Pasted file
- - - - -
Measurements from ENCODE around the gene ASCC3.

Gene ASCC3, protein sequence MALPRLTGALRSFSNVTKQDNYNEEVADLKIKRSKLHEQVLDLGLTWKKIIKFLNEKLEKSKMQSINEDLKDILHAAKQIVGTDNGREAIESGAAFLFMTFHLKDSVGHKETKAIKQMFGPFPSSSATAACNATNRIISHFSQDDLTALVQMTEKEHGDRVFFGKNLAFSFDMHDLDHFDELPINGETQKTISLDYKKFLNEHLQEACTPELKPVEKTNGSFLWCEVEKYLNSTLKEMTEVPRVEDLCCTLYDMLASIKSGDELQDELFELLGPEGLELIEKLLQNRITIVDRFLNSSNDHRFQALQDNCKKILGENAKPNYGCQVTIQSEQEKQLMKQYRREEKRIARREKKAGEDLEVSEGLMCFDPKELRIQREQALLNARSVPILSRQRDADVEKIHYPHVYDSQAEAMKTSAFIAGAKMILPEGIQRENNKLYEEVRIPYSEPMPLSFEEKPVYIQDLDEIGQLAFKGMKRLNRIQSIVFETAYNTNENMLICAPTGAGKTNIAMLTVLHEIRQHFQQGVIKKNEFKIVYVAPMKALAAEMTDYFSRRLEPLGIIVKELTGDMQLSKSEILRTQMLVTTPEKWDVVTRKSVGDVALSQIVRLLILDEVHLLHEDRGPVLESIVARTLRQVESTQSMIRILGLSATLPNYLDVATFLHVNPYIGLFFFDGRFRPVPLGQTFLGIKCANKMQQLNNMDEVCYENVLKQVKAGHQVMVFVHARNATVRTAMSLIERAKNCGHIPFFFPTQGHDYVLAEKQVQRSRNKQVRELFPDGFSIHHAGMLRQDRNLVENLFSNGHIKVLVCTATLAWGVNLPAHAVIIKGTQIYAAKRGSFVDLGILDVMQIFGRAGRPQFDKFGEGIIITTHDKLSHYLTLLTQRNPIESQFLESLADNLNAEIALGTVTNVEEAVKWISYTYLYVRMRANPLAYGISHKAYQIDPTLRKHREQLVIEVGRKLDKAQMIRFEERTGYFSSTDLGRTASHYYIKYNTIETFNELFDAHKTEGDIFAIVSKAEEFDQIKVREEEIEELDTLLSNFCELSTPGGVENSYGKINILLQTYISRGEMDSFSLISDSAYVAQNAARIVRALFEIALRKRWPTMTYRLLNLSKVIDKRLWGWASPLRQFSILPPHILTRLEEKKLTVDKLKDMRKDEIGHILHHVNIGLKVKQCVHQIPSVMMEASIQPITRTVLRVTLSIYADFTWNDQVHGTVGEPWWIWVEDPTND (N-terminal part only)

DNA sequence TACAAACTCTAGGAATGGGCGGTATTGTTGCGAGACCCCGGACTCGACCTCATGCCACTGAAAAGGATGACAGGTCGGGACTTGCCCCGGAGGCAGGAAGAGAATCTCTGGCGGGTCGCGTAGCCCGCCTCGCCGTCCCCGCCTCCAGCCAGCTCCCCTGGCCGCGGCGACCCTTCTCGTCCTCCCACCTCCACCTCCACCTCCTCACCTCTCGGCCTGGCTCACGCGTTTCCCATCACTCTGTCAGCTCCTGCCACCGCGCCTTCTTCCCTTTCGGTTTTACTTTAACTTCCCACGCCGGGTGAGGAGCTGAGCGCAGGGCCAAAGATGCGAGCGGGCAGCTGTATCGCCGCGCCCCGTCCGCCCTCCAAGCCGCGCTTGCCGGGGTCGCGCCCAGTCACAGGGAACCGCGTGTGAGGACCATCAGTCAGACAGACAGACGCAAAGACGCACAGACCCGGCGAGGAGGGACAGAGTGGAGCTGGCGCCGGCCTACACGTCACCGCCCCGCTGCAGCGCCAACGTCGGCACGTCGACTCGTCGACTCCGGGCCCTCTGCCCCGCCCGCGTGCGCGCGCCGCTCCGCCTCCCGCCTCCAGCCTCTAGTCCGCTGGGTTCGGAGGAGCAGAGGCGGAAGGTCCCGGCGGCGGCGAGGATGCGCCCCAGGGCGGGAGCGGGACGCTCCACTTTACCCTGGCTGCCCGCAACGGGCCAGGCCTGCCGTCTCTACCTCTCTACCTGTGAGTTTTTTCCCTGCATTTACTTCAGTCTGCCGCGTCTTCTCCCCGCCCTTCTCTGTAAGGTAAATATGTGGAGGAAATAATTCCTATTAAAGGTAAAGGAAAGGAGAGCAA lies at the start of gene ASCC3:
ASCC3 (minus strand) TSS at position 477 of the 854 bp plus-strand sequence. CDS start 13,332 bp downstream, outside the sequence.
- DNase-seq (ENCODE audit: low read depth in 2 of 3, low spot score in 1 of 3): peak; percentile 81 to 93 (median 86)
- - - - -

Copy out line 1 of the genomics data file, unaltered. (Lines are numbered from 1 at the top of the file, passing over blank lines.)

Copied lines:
Measurements from ENCODE around the gene ASCC3.